- The Washington Times - Tuesday, March 13, 2001

Federal authorities are expanding an investigation of missing currency at the Bureau of Engraving and Printing to determine how many persons are involved and how much money has been taken, federal sources told The Washington Times yesterday.

The probe is focused on Thomas M. Janney, chief of the Office of Currency Production. The Times first reported Saturday that Mr. Janney last week admitted his involvement in the disappearance of $30,000 in currency to the Secret Service.

Mr. Janney, 45, of Damascus, Md., was placed on administrative leave Friday "so the investigation can be completed," said bureau spokesman Larry Felix. Sources said Mr. Janney has been banned from the Bureau of Engraving building in Southwest D.C.

He was allowed in the building under escort yesterday to be interviewed and then resign, bureau and law enforcement sources said.

The bureau's Product Integrity Division, within the Office of Security, was to ask him how the $30,000 was removed from the bureau's record system, how it was physically moved in the building and who else was involved, the sources said.

Security personnel suspect that one or more persons have been taking currency for about two years, according to bureau sources and a law enforcement source.

Mr. Janney is "blowing the whistle on a conspiracy to plea bargain," said a federal law enforcement source who asked not to be identified.

But one bureau official, speaking on background, said the currency removal "is a one-man show" that does not involve accomplices and any long-running conspiracy would have been detected.

As head of currency production, Mr. Janney was uniquely situated to enter restricted areas frequently without raising suspicion, bureau sources said.

Because of the bureau's complex system of accounting procedures and security controls, anyone stealing currency would need at least one accomplice, bureau and law enforcement sources said.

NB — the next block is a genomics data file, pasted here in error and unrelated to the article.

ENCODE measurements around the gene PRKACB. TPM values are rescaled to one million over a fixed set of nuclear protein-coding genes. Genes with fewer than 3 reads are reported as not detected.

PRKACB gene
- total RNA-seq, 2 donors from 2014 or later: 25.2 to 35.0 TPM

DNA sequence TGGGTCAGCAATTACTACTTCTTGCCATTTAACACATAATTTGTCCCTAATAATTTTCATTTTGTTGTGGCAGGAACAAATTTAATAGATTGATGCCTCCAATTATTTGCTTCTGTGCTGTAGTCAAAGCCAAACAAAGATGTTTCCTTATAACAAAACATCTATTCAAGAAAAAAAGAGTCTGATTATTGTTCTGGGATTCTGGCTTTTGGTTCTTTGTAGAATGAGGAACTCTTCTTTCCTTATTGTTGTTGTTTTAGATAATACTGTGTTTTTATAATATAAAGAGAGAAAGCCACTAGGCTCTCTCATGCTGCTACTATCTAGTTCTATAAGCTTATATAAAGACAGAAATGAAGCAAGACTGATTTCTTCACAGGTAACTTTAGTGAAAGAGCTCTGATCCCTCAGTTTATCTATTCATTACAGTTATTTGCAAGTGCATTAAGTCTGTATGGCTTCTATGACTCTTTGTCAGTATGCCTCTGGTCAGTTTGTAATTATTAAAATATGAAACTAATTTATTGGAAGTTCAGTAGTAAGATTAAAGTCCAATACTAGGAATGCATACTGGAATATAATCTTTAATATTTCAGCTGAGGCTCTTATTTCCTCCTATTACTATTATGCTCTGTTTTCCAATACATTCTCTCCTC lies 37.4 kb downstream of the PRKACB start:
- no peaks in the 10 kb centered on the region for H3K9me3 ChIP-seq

Security officers, wearing latex gloves, yesterday combed the building for evidence and sifted through trash cans, bureau sources said.

The investigation began about five weeks ago, when a brown envelope containing $30,000 was found in the Bureau of Engraving and Printing University auditorium, according to sources.

The Treasury Department oversees the Bureau of Engraving and Printing, which designs and prints currency, Federal Reserve notes, Treasury securities, postage stamps, identification cards, certificates and other security documents. The agency, which employs about 2,500 workers, has a budget of $641 million.

The criminal investigation division of the Secret Service's Washington Field Office is assisting in the probe, said Special Agent Brian Decker, an agency spokesman.

Mr. Decker said he could not comment on the investigation.

Mr. Janney did not return a telephone message left at his office yesterday. No one returned a message left on an answering machine at Mr. Janney's Damascus home yesterday.

Mr. Janney's supervisors also did not return calls, referring callers to the bureau's spokesman.

Mr. Felix, the bureau spokesman, said he could not comment on any details of the investigation. He denied that Mr. Janney returned to the building and resigned yesterday.

He also denied any expansion of the investigation, saying, "We are reviewing our procedures."

Mr. Janney, a GS-15 level federal employee, makes between $87,800 and $114,200, according to bureau records. He has been chief of the currency production office since September 1998 and began working at the bureau as a book binder between 15 and 18 years ago.

The investigation won't likely conclude soon, according to government sources and officials involved in the case. Probes of "white-collar" crimes typically are lengthy, requiring investigators to sort through mountains of detailed paperwork.

When suspects are not at risk of committing the crime again or fleeing, investigators keep tabs on suspects and present the evidence to a grand jury for an indictment before making an arrest, sources said. That tactic prevents the involvement of a lawyer who would tell the suspect not to cooperate with authorities.

This is not the bureau's first security breach.

In 1994, Robert P. Schmitt Jr., a former bureau engineer, was charged with stealing $1.69 million in $100 bills, the largest theft in the agency's history. The Annapolis man pleaded guilty and was sentenced to 27 months in prison.

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